by Wolf Richter, Wolf Street:
Top indices might refuse to include Snap’s shares.
The third day was not the charm. Not for Snap, the company that owns the Snapchat app. An investor revolt, spearheaded by the Council of Institutional Investors, against Snap’s non-voting class A shares is now deflating a big part of the hype around its IPO.
The hype worked like this: The market capitalization of Snap would be pushed so high that major indices, including the S&P 500 index and the MSCI USA Index, would include the stock, and that index and pension funds that track these indices would all have to buy the shares, and thus drive up the share price even further.
That was the bet. And now news of the revolt is spreading.
Snap’s class A Shares plunged 12.3% to $23.77 at the close on Monday. Down 16% from their high in the morning. Shares now trade below the price at which they opened on March 2 during their first moments in the public market.
This is what Snap’s first three days in the public market look like, and it made a big dent in the glory of what had been the hottest technology IPO in three years:
Investors that made money so far on these Class A shares are the institutions that had bought them the day before at the IPO price of $17. But for the public, these class A shares haven’t been a picnic.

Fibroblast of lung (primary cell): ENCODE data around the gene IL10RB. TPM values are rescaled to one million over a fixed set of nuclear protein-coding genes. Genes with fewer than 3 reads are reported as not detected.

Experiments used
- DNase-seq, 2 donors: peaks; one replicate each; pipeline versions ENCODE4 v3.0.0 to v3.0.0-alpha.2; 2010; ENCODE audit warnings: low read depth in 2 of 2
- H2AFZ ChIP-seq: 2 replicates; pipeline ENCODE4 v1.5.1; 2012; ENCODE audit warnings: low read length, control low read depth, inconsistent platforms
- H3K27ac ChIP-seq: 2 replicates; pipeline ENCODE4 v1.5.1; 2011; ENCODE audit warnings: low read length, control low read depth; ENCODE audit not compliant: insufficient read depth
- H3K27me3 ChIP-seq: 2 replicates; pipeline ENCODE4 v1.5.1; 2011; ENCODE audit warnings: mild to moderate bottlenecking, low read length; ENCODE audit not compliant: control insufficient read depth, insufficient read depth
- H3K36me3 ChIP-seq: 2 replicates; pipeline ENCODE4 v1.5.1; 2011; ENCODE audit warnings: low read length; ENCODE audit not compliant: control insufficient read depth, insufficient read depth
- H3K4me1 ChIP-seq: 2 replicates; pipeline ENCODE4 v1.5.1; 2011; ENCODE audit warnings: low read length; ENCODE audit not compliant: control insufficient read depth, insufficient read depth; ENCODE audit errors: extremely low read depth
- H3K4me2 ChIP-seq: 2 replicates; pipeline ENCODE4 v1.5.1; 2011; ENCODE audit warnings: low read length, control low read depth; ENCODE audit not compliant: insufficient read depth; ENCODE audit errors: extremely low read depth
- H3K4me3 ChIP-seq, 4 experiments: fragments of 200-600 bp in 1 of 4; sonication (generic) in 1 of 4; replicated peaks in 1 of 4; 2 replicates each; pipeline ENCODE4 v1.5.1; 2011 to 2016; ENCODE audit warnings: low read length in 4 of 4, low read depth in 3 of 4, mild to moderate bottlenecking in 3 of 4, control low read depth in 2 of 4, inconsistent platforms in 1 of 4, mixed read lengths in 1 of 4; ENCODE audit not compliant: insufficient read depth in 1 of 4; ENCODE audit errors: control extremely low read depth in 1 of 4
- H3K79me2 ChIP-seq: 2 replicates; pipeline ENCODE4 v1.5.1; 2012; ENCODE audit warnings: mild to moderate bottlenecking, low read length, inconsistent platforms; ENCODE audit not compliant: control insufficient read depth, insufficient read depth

Much of the hype had been focused on the stock being included in the S&P 500 Index and the MSCI USA Index, given its IPO valuation of $24 billion, and its market capitalization on Friday of about $30 billion. By comparison, Ford’s market cap is $50 billion.
The bet was that once the shares are in the index, the real buying would commence by funds that track those indices and would therefore have to buy the shares. Given the relatively small number of shares traded, this buying pressure across the globe would push up the price even further. It was simply a matter of creating a lot of artificial demand. And investors were front-running that propitious moment.
But suddenly, there is doubt. Reuters reported:
A group representing large institutional investors has approached stock index providers S&P Dow Jones Indices and MSCI Inc., looking to bar Snap Inc. and any other company that sells investors non-voting shares from their stock benchmarks.
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